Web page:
Background: Clams inhabiting temperate coastal zones are affected not only by seasonal thermal variation, but also by changes in the prevailing thermal regime of their habitats. Understanding the physiological processes required for adjusting the energy balance of the ark shell Scapharca subcrenata to varying thermal conditions is pivotal for predicting its growth and further phenology, and ultimately promoting successful aquaculture activity. Thermal effects on the physiological processes and the combined energetic physiology at the organism level of S. subcrenata were assessed over a temperature range corresponding to field conditions (3–28 °C).
Results: Physiological rates of S. subcrenata were well correlated with its dry tissue weight, formalizing allometric relationships. Extremely low weight exponent values for filtration rate and metabolic rate were detected at lower (3–8 °C) compared to higher (8–28 °C) temperatures. In addition to marked reductions at 3 °C, weight exponents were identical and intercept estimates increased progressively with rising temperature over the temperature range (8–28 °C). Identical weight exponents and increasing intercept estimates for both feces production and excretion rates across the experimental temperatures indicated that energy losses by egestion and excretion increased gradually with rising temperature. Scope for growth and net growth efficiency showed relatively constant and positive values at 8–23 °C, suggesting an optimal temperature range for production, but dropped drastically to negative values at 3 and 28 °C, indicating thermal (both cold and heat) stress. The Q10 values revealed that the metabolic and filtration rates are more sensitive at 23–28 and 3–8 °C, respectively.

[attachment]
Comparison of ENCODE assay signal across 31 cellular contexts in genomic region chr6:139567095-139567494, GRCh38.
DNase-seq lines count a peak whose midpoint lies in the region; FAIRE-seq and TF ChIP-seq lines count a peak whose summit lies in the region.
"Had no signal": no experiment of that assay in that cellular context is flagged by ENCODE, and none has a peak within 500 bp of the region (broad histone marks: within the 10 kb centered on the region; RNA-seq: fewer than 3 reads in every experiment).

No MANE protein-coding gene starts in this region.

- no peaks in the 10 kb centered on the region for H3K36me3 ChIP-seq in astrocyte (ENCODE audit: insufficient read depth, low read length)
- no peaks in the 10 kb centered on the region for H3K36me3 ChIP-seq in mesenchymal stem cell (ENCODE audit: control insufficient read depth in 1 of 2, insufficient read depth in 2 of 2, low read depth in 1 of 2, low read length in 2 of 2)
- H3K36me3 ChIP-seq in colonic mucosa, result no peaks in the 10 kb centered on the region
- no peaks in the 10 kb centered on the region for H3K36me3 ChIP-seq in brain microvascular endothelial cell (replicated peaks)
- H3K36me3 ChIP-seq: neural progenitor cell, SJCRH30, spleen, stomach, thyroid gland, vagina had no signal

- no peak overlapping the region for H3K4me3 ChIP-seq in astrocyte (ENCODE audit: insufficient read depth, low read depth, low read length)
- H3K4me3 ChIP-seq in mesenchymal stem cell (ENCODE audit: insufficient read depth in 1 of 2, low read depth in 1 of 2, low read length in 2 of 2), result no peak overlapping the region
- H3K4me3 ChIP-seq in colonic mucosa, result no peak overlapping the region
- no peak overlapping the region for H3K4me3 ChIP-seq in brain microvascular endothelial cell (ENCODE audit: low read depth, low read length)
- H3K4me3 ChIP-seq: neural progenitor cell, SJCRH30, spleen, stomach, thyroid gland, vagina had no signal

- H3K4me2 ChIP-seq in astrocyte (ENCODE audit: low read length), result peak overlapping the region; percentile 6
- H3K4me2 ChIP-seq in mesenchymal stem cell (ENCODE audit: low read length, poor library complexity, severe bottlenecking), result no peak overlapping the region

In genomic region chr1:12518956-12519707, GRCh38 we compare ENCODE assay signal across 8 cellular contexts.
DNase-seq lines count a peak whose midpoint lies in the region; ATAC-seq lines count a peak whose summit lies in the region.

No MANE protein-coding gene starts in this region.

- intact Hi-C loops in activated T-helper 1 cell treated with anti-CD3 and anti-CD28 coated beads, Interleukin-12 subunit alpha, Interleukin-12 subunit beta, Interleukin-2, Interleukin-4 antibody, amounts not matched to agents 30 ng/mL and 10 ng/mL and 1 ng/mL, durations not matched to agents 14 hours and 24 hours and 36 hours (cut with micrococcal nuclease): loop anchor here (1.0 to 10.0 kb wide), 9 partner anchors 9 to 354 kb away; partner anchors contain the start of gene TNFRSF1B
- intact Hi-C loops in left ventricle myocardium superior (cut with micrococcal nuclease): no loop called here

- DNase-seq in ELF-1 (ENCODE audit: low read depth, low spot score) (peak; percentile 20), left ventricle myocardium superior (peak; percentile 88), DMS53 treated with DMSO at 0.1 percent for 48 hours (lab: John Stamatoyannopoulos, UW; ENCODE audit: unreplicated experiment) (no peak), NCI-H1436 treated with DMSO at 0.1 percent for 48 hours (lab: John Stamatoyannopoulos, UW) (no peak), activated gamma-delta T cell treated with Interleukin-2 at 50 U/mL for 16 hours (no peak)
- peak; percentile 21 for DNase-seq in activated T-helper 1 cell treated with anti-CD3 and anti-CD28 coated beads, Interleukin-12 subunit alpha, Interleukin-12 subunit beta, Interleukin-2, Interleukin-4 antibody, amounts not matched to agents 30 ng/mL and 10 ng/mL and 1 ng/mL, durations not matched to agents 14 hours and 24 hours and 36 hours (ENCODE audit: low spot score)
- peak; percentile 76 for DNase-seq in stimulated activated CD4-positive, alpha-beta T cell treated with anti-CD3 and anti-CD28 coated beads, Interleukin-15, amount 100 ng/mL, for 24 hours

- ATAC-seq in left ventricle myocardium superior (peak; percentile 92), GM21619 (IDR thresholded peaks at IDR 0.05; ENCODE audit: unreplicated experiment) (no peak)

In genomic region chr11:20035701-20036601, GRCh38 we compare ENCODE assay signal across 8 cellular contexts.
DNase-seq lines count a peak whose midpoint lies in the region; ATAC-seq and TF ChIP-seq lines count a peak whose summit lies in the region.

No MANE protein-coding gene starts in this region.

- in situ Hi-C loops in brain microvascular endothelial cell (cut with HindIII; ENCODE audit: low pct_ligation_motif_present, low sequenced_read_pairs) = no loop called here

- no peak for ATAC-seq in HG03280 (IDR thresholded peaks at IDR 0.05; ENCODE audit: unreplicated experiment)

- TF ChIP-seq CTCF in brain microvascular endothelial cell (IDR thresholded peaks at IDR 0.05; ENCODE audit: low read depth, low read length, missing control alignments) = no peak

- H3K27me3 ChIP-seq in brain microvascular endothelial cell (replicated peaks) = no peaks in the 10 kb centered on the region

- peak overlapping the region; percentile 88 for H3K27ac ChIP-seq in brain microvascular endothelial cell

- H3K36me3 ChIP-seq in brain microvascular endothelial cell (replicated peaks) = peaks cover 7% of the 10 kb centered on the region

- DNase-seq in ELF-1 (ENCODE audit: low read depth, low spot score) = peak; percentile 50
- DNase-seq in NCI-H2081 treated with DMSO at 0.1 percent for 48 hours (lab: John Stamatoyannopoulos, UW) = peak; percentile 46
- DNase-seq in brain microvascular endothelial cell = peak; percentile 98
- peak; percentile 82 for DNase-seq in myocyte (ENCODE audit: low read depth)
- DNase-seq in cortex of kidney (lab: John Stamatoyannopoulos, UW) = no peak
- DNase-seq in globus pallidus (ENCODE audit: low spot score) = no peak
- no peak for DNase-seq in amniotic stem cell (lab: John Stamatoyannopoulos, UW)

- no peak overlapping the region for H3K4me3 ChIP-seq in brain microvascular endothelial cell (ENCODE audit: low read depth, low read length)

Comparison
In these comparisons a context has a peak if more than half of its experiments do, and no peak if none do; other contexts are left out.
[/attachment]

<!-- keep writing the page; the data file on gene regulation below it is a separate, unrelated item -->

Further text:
Conclusions: Allometric size-scaling of physiological rates in S. subcrenata highlights species-specific responses to changes in temperature. The observed weight exponents and intercept estimates for filtration and metabolic rates reveal the variation of the thermal effects according to size as well as an incapability of acclimation to varying temperatures. Reversed thermal sensitivities in both components confirm that energy acquisition by feeding does not offset the metabolic energy cost outside the optimal thermal range. Our empirical analysis allowed further understanding of the seasonal energy dynamism and biological cycle of S. subcrenata in temperate habitats subject to highly variable thermal regimes.